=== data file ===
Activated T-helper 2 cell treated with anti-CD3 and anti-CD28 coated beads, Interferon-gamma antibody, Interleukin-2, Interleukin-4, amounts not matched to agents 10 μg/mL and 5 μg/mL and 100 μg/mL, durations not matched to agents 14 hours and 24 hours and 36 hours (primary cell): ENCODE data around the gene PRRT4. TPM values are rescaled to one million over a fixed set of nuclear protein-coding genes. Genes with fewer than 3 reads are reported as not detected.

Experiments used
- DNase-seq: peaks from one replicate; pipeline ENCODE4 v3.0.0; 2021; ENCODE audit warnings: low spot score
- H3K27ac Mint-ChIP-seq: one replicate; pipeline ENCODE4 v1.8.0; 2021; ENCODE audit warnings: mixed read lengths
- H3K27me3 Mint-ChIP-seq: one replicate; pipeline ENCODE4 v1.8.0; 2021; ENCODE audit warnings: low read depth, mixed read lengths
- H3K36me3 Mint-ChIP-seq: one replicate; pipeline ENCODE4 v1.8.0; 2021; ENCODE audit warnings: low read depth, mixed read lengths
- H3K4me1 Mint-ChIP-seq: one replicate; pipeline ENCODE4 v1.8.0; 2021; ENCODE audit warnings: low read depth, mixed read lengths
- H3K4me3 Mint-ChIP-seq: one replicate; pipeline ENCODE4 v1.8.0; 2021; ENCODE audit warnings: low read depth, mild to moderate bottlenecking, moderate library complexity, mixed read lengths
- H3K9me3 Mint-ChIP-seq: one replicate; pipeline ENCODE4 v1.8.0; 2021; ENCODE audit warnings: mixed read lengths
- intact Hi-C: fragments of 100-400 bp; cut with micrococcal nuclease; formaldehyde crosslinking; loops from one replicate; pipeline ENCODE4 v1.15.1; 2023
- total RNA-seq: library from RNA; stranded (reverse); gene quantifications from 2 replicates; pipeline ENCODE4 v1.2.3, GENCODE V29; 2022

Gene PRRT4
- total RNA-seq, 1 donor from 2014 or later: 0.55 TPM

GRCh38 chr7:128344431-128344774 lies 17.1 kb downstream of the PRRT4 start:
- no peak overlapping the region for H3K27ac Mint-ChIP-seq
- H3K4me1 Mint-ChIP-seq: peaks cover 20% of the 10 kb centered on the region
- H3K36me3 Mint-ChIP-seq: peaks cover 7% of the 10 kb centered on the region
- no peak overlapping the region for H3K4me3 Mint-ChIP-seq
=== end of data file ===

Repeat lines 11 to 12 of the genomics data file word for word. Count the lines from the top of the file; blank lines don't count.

- total RNA-seq: library from RNA; stranded (reverse); gene quantifications from 2 replicates; pipeline ENCODE4 v1.2.3, GENCODE V29; 2022

Gene PRRT4